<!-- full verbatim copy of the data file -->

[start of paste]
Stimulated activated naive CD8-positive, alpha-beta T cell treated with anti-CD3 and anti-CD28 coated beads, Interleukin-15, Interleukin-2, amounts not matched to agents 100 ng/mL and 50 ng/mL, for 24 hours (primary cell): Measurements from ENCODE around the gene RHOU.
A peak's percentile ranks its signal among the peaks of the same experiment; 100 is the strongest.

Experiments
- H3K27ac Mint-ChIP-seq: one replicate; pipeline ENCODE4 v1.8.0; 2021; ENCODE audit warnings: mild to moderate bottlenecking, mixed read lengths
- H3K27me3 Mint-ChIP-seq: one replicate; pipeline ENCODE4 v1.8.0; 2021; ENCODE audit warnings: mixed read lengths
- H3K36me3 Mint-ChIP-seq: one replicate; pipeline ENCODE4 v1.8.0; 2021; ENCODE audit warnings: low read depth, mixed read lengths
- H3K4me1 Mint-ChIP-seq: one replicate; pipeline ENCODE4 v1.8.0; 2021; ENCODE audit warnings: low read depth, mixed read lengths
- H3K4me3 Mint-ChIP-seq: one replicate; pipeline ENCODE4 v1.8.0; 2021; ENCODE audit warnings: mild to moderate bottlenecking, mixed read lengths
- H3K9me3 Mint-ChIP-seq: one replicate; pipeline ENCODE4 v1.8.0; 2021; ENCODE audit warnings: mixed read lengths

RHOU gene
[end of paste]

Stimulated activated naive CD8-positive, alpha-beta T cell treated with anti-CD3 and anti-CD28 coated beads, Interleukin-15, Interleukin-2, amounts not matched to agents 100 ng/mL and 50 ng/mL, for 24 hours (primary cell): Measurements from ENCODE around the gene RHOU.
A peak's percentile ranks its signal among the peaks of the same experiment; 100 is the strongest.

Experiments
- H3K27ac Mint-ChIP-seq: one replicate; pipeline ENCODE4 v1.8.0; 2021; ENCODE audit warnings: mild to moderate bottlenecking, mixed read lengths
- H3K27me3 Mint-ChIP-seq: one replicate; pipeline ENCODE4 v1.8.0; 2021; ENCODE audit warnings: mixed read lengths
- H3K36me3 Mint-ChIP-seq: one replicate; pipeline ENCODE4 v1.8.0; 2021; ENCODE audit warnings: low read depth, mixed read lengths
- H3K4me1 Mint-ChIP-seq: one replicate; pipeline ENCODE4 v1.8.0; 2021; ENCODE audit warnings: low read depth, mixed read lengths
- H3K4me3 Mint-ChIP-seq: one replicate; pipeline ENCODE4 v1.8.0; 2021; ENCODE audit warnings: mild to moderate bottlenecking, mixed read lengths
- H3K9me3 Mint-ChIP-seq: one replicate; pipeline ENCODE4 v1.8.0; 2021; ENCODE audit warnings: mixed read lengths

RHOU gene